News Release

U.S. Government Accountability Office concludes “oversight gaps still exist” in FDA response to routine antibiotic use on farms

Report comes as state lawmakers debate legislation to limit antibiotic overuse on Oregon farms
For Immediate Release

A new report released last week by the United States Government Accountability Office (GAO) concluded that new federal government regulations meant to reduce the overuse of antibiotic on farms are inadequate and more action is needed. The report comes as lawmakers in Salem debate Senate Bill 785, which would outlaw the use of routine, low-doses of antibiotics on healthy animals to prevent disease and require farms to publicly disclose their use antibiotics on an annual basis.

The GAO report on federal efforts found that “Agencies’ actions do not address oversight gaps such as long-term and open-ended use of medically important antibiotics for disease prevention.” The report also found that lack of farm-level data on antibiotic use and directed the FDA to “to develop performance measures and targets for collecting farm-specific data on antibiotic use in food animals and antibiotic-resistant bacteria in food animals.” The proposed legislation in Oregon would address those gaps and curb antibiotic overuse on livestock and poultry within the state.

 “Ever since the FDA finalized their flawed guidance, we’ve been sounding the alarm that more needs to be done to stop antibiotic overuse on farms,” said Charlie Fisher, State Director of consumer group OSPIRG, “We hope this new information is enough to convince state lawmakers that they must act now to close the gaps in federal policy and protect the health and safety of Oregonians.”

According to the GAO report, one major flaw in the FDA guidance is the fact that it doesn’t address the routine, low-dose use of antibiotics to prevent disease in healthy animals. Often this practice is used to compensate for unsanitary and crowded conditions on large farms. This routine use of antibiotics turns farms into the breeding grounds for antibiotic resistant bacteria that can travel off of the farms and into our communities.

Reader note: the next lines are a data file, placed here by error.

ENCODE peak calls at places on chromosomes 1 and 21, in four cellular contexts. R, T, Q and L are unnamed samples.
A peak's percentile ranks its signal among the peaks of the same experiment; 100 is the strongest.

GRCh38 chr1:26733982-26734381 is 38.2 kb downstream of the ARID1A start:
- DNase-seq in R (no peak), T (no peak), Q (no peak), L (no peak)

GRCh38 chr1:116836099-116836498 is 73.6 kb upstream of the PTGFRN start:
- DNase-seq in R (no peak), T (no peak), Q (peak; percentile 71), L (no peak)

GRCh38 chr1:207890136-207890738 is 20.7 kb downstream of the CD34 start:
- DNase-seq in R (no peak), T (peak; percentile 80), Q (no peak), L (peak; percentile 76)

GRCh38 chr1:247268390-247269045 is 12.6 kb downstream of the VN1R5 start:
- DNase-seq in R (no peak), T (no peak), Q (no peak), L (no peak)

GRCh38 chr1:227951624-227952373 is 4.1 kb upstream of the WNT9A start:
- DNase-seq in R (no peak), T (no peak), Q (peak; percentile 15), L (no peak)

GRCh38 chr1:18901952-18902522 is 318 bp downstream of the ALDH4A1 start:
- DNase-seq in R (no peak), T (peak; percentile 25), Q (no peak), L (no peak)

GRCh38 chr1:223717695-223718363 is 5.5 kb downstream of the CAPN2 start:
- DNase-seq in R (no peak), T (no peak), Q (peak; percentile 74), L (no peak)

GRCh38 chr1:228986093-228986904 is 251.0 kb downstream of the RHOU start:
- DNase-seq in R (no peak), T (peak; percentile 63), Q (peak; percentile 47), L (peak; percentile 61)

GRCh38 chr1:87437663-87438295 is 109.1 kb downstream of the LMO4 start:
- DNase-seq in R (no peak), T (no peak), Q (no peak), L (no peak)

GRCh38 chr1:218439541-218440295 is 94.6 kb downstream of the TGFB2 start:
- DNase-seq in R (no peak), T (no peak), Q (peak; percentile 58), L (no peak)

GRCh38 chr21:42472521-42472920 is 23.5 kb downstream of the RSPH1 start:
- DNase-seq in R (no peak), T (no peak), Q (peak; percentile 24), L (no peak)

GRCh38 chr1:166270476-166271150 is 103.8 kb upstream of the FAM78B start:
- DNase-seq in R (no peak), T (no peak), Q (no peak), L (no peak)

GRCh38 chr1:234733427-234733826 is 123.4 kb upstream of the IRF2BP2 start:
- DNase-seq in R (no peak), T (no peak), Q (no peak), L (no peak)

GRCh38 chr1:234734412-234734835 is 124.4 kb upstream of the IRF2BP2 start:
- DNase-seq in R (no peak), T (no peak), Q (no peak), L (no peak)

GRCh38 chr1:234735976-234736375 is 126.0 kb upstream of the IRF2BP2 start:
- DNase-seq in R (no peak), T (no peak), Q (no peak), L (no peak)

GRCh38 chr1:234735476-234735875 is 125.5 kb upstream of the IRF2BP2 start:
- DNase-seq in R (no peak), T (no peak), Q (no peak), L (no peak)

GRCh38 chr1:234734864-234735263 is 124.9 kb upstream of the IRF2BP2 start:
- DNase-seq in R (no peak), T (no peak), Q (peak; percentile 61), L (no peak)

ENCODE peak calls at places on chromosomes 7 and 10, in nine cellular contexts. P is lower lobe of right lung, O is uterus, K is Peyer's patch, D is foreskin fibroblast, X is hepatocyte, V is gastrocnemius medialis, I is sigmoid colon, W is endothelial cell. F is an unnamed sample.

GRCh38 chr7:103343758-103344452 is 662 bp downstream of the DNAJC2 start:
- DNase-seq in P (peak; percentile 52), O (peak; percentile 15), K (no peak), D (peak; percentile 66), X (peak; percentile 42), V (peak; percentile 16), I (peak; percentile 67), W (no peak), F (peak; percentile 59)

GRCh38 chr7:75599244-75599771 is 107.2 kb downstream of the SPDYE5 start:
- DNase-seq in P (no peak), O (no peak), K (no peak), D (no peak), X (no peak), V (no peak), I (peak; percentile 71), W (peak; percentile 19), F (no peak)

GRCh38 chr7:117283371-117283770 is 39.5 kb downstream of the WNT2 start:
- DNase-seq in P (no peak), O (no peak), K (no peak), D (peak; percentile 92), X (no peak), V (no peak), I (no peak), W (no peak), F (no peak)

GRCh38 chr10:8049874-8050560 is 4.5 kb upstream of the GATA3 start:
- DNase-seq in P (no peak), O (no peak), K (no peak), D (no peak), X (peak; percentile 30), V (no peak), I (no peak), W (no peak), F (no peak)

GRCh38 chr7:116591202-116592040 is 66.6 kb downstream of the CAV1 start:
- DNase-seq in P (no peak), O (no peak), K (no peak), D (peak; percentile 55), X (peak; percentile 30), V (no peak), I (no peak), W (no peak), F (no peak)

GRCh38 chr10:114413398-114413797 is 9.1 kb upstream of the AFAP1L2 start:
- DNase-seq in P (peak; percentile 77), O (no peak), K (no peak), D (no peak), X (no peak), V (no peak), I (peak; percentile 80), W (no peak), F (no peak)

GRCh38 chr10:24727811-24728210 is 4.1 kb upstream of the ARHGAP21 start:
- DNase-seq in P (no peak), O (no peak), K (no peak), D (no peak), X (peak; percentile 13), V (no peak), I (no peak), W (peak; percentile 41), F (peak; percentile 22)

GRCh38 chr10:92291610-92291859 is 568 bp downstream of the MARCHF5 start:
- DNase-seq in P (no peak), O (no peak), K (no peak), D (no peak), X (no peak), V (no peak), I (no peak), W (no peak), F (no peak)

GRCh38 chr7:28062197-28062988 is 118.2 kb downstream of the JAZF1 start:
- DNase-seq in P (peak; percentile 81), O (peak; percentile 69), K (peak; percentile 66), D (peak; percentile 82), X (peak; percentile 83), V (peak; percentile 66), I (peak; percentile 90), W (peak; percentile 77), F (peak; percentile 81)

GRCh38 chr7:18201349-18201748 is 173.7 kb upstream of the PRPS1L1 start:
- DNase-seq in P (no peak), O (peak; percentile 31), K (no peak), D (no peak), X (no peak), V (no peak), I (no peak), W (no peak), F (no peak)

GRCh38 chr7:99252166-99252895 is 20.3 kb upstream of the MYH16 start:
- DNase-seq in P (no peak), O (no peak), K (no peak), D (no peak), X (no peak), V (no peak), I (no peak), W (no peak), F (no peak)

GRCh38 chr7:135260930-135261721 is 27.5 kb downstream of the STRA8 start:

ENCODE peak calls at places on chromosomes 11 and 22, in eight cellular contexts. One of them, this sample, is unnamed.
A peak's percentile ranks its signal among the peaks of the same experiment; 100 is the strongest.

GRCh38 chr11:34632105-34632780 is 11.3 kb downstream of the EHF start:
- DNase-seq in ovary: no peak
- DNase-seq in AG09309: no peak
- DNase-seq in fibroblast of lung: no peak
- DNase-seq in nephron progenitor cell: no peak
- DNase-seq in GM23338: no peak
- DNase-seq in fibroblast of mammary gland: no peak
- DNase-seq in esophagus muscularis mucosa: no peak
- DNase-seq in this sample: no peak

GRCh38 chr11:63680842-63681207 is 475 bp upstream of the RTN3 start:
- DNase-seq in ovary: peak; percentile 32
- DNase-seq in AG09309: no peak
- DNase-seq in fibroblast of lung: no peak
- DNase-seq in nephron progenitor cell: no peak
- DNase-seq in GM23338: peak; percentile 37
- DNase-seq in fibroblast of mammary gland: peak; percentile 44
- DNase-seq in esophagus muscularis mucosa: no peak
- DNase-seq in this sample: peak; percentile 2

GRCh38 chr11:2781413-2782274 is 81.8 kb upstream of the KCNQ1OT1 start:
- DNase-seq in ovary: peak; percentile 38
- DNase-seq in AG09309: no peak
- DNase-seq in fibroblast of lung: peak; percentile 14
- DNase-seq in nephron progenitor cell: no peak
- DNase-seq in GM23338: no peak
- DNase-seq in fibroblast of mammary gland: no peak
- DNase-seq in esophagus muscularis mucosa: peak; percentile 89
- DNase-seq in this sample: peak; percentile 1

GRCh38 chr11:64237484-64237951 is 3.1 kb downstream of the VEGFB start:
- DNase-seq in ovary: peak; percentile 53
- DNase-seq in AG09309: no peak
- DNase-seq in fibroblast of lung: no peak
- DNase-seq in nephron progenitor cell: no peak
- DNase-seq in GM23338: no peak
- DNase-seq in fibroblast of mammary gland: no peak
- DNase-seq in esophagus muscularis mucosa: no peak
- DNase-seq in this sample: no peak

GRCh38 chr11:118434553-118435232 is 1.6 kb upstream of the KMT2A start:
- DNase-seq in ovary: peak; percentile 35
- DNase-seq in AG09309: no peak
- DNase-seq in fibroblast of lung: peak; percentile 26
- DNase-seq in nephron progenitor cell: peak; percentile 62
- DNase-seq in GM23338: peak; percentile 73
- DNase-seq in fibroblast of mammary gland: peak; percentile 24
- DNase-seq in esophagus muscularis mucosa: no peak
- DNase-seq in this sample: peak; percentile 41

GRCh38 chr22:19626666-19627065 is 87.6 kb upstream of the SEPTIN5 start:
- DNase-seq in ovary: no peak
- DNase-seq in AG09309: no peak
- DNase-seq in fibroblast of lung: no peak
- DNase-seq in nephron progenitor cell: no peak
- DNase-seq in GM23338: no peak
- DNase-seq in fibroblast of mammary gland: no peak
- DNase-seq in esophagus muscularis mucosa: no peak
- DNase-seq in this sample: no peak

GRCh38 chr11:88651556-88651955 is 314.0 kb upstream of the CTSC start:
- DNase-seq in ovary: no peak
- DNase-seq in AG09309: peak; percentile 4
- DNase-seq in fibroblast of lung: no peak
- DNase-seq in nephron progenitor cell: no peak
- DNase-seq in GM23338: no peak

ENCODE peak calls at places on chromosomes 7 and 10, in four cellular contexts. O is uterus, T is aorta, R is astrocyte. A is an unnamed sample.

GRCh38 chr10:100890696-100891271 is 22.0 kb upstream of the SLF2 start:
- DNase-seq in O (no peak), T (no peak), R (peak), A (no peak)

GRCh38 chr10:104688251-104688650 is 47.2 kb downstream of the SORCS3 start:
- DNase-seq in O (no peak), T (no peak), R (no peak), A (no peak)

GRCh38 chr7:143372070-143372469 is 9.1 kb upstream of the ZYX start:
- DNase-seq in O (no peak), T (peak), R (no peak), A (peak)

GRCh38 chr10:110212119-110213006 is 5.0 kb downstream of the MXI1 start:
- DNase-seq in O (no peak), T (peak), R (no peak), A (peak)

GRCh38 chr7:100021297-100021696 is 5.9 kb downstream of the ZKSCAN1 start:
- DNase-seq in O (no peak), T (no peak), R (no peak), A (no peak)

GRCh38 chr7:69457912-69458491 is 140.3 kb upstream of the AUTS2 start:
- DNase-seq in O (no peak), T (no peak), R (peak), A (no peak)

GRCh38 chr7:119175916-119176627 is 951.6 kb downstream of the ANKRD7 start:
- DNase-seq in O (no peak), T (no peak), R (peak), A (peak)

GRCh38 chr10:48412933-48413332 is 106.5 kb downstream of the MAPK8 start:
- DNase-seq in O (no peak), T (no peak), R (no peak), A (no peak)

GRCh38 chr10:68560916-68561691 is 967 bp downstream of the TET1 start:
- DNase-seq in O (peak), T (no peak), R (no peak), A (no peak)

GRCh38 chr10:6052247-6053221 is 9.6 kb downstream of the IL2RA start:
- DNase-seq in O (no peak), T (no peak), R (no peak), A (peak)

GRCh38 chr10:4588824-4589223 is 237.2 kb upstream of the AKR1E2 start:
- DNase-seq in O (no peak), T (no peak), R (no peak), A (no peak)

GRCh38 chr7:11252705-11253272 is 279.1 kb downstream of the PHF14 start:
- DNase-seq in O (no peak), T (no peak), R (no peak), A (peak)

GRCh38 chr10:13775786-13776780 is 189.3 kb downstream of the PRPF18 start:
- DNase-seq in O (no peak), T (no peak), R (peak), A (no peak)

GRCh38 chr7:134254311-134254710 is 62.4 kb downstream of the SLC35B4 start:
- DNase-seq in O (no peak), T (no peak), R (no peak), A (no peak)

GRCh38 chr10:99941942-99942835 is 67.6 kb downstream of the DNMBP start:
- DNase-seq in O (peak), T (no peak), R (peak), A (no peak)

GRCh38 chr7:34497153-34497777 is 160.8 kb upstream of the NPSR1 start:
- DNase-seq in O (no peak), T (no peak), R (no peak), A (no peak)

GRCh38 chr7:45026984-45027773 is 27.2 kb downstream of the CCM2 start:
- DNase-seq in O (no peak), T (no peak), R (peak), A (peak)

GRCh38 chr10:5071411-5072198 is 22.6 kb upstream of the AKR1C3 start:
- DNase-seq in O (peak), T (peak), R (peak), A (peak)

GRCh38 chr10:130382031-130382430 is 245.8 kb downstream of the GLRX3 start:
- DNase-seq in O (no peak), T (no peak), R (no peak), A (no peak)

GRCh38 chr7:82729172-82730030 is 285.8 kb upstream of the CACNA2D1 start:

The GAO report echoes findings from an October 2016 report by the Pew Charitable Trusts that even with the new federal guidelines, there was a lack of guidance on many medically-important antibiotic labels for duration of use, the specific illness indicated, and proper dosage. The report’s authors concluded, “Of the 389 [antibiotic] labels, over 100 lack adequate restrictions on the duration of use, several labels do not specify a narrowly defined dosage, and 80 labels raise concerns about whether the specified indication is judicious.”

Additionally, the GAO report concludes, “there are still critical gaps in antibiotic use data, including the amount and specific types of antibiotics used across the various food animals and the indications for their use; these data are needed to further assess the relationship between antibiotic use and resistance in bacteria.”

Senate Bill 785 would not only restrict antibiotic use on farms to treating disease, controlling the spread of a disease currently on the premises of a farm, or use in relation to medical procedures and surgery, it would also require farms to report on their antibiotic use starting in 2018.

According to the CDC, antibiotic-resistant bacteria sicken at least 2 million Americans every year and kill 23,000. A recent study estimated that if significant action isn’t taken, more people could die from drug-resistant superbugs by 2050 than cancer kills today.


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